Paul Laffoley

paul laffoley

Paul Laffoley (b. 1940) is a US artist and architect. As an architect working for Emery Roth & Sons, Laffoley worked for 18 months on design for the World Trade Center Tower II.

As a painter, his work is usually classified as visionary art or outsider art; most of his pieces are painted on large canvases and combine words and imagery to depict a spiritual architecture of explanation, tackling concepts like dimensionality, time travel through hacking relativity, connecting conceptual threads shared by philosophers through the millennia, and theories about the cosmic origins of mankind.

In 1963, after being dismissed from the Harvard Graduate School of Design, Laffoley came to New York to work with the visionary Frederick Kiesler, and was recruited by Andy Warhol, who wanted someone to watch television for him at all hours of the night. Laffoley watched television in the pre-dawn hours, before programming had actually begun. Following his dismissal by Kiesler, Laffoley worked for 18 months on design for the World Trade Center Tower II (floors 15 to 45) under the direction of architect Minoru Yamasaki. Following his suggestion that bridges be constructed between the two towers for safety, he was summarily fired by Yamasaki and returned to his home in Massachusetts.

In 1965, he completed the first paintings of a mature style in his childhood household against the wishes of his father. In Christmas, 1968, after a quarrel with a first studio partner, Laffoley was in immediate need of a studio and living accommodations. Having only one day to relocate, Paul found an empty room on the second floor of a downtown office building at 36 Bromfield Street in downtown Boston, and immediately moved into it. This studio would become infamously known as the Boston Visionary Cell. The Cell was formally incorporated in 1971 as a non-profit art association encouraging art and architecture of the visionary art genre.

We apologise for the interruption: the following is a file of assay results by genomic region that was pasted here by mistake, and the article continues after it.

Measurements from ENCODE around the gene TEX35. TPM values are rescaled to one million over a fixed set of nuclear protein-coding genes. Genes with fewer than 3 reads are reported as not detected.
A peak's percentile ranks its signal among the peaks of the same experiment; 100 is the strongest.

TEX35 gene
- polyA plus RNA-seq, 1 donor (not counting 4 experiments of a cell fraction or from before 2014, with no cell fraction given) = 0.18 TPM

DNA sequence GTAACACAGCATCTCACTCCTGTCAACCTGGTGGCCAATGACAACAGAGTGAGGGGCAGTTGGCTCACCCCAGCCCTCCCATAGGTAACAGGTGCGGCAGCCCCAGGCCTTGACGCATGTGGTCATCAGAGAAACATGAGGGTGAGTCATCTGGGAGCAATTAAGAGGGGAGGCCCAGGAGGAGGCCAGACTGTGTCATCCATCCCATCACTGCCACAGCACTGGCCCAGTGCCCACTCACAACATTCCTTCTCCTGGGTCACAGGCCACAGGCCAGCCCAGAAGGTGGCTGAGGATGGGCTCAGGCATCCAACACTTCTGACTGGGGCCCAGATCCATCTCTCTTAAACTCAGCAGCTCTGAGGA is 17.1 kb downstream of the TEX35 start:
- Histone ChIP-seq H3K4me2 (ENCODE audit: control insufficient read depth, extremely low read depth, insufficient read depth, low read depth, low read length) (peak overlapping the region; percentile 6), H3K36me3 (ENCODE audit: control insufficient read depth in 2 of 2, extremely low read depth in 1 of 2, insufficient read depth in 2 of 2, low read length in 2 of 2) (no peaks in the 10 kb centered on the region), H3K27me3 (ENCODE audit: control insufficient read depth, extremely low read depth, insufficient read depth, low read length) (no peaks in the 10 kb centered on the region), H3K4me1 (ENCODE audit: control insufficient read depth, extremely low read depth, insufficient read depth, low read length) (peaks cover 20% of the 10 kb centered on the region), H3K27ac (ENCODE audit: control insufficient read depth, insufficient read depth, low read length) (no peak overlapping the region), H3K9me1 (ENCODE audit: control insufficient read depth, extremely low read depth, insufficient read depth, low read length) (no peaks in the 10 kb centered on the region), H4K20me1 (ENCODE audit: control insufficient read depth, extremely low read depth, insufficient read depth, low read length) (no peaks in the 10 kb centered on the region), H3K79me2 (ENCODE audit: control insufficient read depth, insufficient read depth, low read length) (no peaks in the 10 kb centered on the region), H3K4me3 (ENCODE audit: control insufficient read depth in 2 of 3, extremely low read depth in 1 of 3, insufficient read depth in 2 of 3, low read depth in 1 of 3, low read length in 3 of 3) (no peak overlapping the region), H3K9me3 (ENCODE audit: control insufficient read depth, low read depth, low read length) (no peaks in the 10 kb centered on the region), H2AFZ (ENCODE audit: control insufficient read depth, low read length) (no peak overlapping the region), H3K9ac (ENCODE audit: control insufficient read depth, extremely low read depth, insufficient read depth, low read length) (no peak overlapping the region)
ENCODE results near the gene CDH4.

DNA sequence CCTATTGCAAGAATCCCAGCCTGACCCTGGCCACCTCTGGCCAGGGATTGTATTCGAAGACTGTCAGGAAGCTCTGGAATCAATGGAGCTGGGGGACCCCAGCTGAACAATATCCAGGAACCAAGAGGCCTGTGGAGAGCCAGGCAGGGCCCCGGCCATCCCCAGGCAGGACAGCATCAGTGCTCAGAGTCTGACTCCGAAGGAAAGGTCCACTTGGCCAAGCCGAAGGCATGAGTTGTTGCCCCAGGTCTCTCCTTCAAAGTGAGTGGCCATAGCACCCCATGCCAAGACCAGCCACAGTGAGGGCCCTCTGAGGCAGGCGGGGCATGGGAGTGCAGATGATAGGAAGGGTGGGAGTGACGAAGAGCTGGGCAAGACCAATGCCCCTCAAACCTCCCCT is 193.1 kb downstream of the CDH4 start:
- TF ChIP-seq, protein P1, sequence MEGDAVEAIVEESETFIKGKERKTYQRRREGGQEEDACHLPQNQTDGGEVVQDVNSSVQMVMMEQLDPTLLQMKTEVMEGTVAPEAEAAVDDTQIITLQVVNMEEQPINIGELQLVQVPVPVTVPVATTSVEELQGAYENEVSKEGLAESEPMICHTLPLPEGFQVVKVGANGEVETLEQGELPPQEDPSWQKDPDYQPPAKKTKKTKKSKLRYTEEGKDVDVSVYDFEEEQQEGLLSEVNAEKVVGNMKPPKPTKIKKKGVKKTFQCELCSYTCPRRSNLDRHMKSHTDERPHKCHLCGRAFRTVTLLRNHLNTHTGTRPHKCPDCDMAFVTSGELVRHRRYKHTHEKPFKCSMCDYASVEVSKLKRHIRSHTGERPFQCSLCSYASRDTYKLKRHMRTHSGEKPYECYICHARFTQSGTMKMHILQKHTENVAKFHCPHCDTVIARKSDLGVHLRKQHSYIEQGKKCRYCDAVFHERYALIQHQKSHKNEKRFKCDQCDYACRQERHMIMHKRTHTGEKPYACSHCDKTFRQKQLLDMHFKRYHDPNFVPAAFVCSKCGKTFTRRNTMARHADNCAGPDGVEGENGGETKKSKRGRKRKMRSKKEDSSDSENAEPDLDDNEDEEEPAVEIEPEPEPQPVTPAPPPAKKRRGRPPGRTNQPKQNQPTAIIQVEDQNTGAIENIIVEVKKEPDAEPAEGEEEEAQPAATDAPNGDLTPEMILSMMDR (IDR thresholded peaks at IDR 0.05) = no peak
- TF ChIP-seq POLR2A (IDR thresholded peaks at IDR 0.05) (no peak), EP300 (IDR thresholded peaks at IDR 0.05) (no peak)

Now clearly following his path as a painter, he began a highly original approach to the construction of the painted surface. Based on extensive hand written journals documenting his research, diagrams, and footnoted predecessors to various theoretical developments, Laffoley began to first organize his ideas in a format related to eastern mandalas that had captivated his interest in the spiritual. This format quickly developed into Laffoley’s three sub-groupings of work: ‘Operating Systems,’ ‘Psychotronic Devices,’ and lucid dreams related to them. Conceived of as ‘structured singularities,’ Laffoley never works in series, but rather approaches each project individually.

Working in a solitary manner, each 73 ½ x 73 ½ inch canvas can take one to three years to paint and code. By the late 1980s, Laffoley began to move from the spiritual and the intellectual, and evolved to the view of his work as an interactive, physically engaging ‘psychotronic device,’ perhaps similar to architectural monuments such as Stonehenge or the Cathedral of Notre Dame and their spiritual aura. As a confirmed ‘utopian,’ Laffoley is a prominent visionary artist.

In 1989, Kent Gallery compiled and published the first monograph on Laffoley entitled ‘The Phenomenology of Revelation.’ The following year a second was published, ‘Architectonic Thought-Forms: Gedankenexperiemente in Zombie Aesthetics: A Survey of the Visionary Art of Paul Laffoley Spanning Four Decades, 1967–1999, to the Brink of the Bauharoque.’

After the destruction of the World Trade Center towers, Laffoley was one of a number of architects who, in 2002, submitted designs for the competition to plan the Freedom Tower. Laffoley took his inspiration from the work of Catalan architect Antoni Gaudí. His conception was to plan a gigantic hotel in the style of Gaudí’s Sagrada Família church in Barcelona.

His work over the last forty years is a dizzying mix of precise architectural-quality painting and ideas (both societally accepted and far on the fringe) from ancient times to the present. Laffoley has called his work a blend of the purely rational, Apollonian impulse and the purely emotional, Dionysian impulse. British writer Michael Bracewell, said, ‘If Laffoley’s work within the Boston Visionary Cell can be said to have one principal preoccupation – a common denominator of his eclectic scholarship and practice – then that preoccupation would be to understand the process by which one goes from becoming to being.’ ‘The Boston Visionary Cell, as a concretized manifestation of its inhabitant’s work and preoccupations, describes the way in which a chaos of data – no less than a chaos of marble – can be sculpted by research to release the perfect forms within it.’

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